- The Washington Times - Tuesday, November 28, 2000

Robotic dogs and sleek scooters were flying off shelves during Thanksgiving weekend as more shoppers than last year poured into the nation's malls.

Traditional retailers and department stores enjoyed their share of the holiday-shopping pie.

"It was much better than last year," said Scott O'Toole, store director at Toys R Us in Fair Lakes Center. "There were more people, more sales, more of everything."

The three-day shopping spree that officially begins the holiday season brought about 77.5 million shoppers to the mall about 6.5 percent more than last year, according to research from the National Retail Federation and RCT Systems Inc., which provides retail traffic information.

Retailers rewarded early shoppers with big discounts and many promotional deals. Many retailers opened their doors at 6 a.m. to lure shoppers with early bird specials.

Friday's sales at stores open at least a year rose 4.6 percent from the same day last year, according to TeleCheck Services Inc., which analyzed checks written by consumers at 27,000 locations. That's right in line with TeleCheck's forecast of a 4 percent same-store sales gain for the entire 31-day shopping season.

Friday's same-store sales rose about 5.4 percent in the District of Columbia, 4.8 percent in Maryland and 3.5 percent in Virginia compared with the like day in 1999, according to TeleCheck.

"People are expecting things to get even better," said Sarah Scheuer, a spokeswoman for the District-based National Retail Federation.

A holiday retail forecast conducted by Deloitte & Touche and the Retail Federation expects a 5.5 percent to 6.5 percent increase in November and December sales for a holiday season total of $196 billion to $198 billion.

Typically, the first shopping weekend of the holiday season beginning the day after Thanksgiving gauges how retailers will do for the rest of the season.

But "Black Friday," which retailers have relied on to pull their ledgers out of the red for the year, has lost some significance in recent years. People have been waiting much later in the season to do their shopping.

Last year, for example, the busiest shopping day was Dec. 18, the Saturday before Christmas, according to the International Council of Shopping Centers. Black Friday ranked No. 8.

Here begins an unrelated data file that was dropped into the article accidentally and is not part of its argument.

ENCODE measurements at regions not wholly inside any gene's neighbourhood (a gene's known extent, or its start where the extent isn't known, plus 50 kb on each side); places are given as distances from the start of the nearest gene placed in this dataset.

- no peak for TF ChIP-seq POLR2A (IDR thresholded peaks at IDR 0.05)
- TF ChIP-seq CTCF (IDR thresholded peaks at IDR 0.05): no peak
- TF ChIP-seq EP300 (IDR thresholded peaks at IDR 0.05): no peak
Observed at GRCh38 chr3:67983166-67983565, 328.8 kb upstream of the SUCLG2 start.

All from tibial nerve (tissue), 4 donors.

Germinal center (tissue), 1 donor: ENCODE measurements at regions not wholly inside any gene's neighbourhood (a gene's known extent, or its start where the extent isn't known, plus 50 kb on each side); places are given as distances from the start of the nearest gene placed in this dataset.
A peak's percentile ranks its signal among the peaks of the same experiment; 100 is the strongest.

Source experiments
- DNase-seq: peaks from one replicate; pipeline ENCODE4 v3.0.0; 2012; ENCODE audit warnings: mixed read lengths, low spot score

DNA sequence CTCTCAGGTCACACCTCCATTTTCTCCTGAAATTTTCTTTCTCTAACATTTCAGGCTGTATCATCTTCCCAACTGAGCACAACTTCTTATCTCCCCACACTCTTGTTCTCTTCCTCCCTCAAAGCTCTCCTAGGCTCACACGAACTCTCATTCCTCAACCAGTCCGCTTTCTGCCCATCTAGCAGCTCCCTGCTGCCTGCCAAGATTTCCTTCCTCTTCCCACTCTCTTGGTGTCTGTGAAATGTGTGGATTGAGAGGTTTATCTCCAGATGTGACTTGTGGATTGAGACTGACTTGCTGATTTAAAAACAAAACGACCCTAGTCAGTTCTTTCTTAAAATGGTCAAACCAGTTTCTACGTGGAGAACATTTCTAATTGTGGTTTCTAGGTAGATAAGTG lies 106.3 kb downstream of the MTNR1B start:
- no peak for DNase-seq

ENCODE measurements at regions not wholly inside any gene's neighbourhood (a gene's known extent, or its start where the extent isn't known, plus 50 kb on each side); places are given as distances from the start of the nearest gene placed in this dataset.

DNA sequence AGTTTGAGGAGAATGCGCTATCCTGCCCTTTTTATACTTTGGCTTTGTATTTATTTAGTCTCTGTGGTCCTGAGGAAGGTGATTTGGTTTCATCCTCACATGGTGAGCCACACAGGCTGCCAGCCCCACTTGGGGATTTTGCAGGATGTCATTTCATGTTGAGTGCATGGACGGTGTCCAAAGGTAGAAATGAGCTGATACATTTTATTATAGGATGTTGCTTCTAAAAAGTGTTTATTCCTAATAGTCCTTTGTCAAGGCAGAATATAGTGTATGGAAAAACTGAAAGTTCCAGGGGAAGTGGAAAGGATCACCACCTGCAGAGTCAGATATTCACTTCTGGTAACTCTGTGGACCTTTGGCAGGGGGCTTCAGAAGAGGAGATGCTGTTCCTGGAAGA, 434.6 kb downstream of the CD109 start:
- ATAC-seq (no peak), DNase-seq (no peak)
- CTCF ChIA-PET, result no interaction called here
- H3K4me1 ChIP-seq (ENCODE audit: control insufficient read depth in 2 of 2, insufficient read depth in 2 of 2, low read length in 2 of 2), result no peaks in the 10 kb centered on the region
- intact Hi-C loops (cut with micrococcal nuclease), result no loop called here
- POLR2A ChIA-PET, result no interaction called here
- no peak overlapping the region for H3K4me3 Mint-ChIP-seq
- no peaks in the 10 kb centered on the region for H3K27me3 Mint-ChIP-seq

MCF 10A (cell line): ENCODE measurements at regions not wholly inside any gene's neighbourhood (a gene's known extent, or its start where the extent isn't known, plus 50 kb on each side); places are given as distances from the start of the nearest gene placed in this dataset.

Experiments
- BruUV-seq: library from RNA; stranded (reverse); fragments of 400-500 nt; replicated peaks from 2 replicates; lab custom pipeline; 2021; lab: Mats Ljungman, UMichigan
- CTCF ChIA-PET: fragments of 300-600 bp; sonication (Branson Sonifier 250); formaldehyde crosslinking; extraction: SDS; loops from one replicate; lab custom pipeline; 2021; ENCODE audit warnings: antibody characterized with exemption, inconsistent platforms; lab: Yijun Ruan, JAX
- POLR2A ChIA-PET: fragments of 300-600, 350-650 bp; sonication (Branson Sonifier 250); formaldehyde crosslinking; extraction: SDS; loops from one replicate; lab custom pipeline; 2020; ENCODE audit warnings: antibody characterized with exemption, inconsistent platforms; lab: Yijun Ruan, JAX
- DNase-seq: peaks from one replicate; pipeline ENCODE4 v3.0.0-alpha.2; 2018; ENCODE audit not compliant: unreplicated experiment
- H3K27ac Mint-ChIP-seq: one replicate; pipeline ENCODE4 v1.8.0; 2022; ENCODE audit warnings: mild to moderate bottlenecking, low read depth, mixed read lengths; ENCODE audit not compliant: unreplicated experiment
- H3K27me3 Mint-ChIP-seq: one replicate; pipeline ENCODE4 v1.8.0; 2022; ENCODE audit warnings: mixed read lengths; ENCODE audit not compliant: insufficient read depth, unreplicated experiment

Retailers still expect the weekend before Christmas to be big this year, especially because Christmas falls on a Monday.

But bricks-and-mortar shops aren't complaining about last weekend's numbers.

Traditional retailers such as Toys R Us, Best Buy, RadioShack and Wal-Mart were packed with shoppers searching for the best deals.

At the Fair Lakes Toys R Us, all four brands of robotic dogs in stock were in high demand. The store, which sold the mechanical pups for $29 to $59, matched any price advertised by competitors.

The store ran out of some of the dogs and was waiting on a new shipment yesterday.

"You never have enough of the hot items," said Mr. O'Toole, the store's director.

RadioShack's weekend sale of cellular phones and other digital merchandise exceeded company expectations. The electronics retailer expects those sales to significantly boost the chain's November numbers.

Cell phones, portable CD players and cordless phones were the biggest sellers at Circuit City Express in Springfield Mall over the weekend.

"Sales were definitely good," said Jonathan Ponikvar, a Circuit City sales associate.

Wal-Mart reported more than $1.1 billion in sales on Friday the biggest day in its history.

Internet retailers, meanwhile, expect a record $11.6 billion in sales this holiday season. On-line shoppers are already busy surfing retail Web sites.

America Online reported that about 6 million customers made an on-line purchase last week up 50 percent from Thanksgiving week in 1999. The Sterling, Va., Internet-service provider said shoppers are spending about 27 percent more than they did last year.

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